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This talk will give a gentle introduction to one of the cornerstone insights of mathematical logic: Gödel's unsettling incompleteness theorem, which states:
# There are statements which we know are true but for which we have proof that they will never have proof.
# There are statements for which we can arbitrarily decide whether they should be true or not.
These results wouldn't be surprising if they referred to statements about the real world. But they refer to purely mathematical statements, which are commonly thought to be genuinely objective. In the talk we'll learn that the naive understanding of logic as taught in schools is not tenable: There is a (well-understood) place for faith in mathematics.
The talk is aimed at people who enjoy mathematical thinking, but absolutely no prerequisites in formal logic are needed.
PS: True statements which are not provable – isn't this a paradox? How do we know that those statements are true if not by a proof? The talk will demystify this apparent paradox!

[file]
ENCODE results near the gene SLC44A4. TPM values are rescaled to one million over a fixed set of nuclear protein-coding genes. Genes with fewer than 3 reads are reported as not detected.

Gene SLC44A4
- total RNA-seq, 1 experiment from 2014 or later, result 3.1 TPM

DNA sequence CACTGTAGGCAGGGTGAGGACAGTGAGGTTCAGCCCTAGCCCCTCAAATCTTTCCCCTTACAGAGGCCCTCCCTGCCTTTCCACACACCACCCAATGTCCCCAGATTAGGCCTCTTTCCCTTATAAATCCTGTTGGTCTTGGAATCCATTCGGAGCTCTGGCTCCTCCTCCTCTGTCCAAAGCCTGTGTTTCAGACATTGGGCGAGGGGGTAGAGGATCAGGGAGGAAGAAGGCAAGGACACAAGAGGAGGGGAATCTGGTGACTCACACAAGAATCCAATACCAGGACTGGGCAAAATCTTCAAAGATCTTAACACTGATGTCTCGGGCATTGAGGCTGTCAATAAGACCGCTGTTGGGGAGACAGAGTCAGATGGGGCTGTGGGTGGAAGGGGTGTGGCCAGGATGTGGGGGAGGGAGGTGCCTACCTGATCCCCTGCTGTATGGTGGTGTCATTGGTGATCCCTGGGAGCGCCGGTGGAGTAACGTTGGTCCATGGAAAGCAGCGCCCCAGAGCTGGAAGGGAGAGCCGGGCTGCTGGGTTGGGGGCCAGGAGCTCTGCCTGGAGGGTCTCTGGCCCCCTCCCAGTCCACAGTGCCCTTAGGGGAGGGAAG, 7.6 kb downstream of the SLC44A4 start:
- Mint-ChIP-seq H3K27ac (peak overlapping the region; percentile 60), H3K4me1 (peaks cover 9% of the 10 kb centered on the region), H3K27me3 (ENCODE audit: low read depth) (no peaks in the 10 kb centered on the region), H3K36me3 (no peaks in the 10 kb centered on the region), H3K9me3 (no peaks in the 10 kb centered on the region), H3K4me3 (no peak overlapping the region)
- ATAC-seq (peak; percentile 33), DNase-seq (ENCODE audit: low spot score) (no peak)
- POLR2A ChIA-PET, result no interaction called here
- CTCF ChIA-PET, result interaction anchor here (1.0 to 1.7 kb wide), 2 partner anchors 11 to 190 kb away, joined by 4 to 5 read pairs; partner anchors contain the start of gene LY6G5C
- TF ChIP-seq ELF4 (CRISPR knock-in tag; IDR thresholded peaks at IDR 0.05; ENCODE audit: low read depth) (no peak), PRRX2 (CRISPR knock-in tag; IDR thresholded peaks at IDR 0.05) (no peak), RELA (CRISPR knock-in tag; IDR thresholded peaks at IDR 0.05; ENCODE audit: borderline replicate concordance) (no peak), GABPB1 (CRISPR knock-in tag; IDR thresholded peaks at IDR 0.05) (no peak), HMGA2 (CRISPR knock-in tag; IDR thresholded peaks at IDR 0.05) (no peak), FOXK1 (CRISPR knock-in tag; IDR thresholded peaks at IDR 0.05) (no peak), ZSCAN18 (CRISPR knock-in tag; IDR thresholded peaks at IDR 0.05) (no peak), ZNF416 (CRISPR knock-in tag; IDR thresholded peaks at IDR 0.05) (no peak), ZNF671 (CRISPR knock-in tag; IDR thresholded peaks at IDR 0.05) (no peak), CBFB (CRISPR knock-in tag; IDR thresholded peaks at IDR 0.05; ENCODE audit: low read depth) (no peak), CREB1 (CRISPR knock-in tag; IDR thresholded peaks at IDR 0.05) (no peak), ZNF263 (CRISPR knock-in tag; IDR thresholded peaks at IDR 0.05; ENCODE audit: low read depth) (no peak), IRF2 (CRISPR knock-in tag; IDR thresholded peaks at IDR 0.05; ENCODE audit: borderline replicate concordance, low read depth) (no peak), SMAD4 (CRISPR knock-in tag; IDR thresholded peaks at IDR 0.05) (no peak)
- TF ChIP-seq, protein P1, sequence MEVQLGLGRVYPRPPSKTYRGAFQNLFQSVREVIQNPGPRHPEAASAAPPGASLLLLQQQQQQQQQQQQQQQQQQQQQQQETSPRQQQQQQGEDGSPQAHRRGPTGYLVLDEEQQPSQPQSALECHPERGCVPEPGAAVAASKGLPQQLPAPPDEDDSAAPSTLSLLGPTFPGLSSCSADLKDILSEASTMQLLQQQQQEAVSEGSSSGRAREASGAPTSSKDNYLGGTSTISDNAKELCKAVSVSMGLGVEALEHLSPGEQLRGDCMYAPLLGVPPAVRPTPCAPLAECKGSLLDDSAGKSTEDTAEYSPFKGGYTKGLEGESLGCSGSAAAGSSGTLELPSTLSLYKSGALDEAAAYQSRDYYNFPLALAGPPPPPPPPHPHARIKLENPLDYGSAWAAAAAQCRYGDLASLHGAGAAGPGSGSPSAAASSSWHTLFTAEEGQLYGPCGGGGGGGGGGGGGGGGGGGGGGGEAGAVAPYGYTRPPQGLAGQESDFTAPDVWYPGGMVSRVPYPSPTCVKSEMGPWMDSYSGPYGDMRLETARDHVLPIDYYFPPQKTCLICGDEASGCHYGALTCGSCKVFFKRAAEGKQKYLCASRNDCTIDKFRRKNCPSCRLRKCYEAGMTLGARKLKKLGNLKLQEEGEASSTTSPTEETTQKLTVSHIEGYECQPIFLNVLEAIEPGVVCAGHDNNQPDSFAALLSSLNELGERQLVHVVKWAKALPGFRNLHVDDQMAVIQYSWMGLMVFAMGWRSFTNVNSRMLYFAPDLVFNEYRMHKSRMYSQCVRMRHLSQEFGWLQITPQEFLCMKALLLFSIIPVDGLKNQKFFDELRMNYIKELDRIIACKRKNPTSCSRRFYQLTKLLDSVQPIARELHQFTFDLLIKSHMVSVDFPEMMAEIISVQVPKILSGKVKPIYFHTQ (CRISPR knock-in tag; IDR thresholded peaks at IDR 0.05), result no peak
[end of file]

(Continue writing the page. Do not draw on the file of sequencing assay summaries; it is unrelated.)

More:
Questions are very much welcome! Drop by at the Curry Club Assembly (in the main hall where most of the assemblies are located, near Gate 2.3 and the virtual reality booth).
* '''[https://rawgit.com/iblech/mathezirkel-kurs/master/superturingmaschinen/faith-in-mathematics.pdf Slides]'''
* [http://math.andrej.com/2008/02/02/the-hydra-game/ Hercula vs. Hydra]
* [https://en.wikipedia.org/wiki/Busy_beaver The Busy Beaver function]
* [https://www.youtube.com/watch?v=sUqwFbbwHQo Talk about super Turing machines] (in German)
* [https://en.wikipedia.org/wiki/Chaitin%27s_constant Chaitin's constant]
* [https://en.wikipedia.org/wiki/List_of_large_cardinal_properties List of large cardinal axioms]
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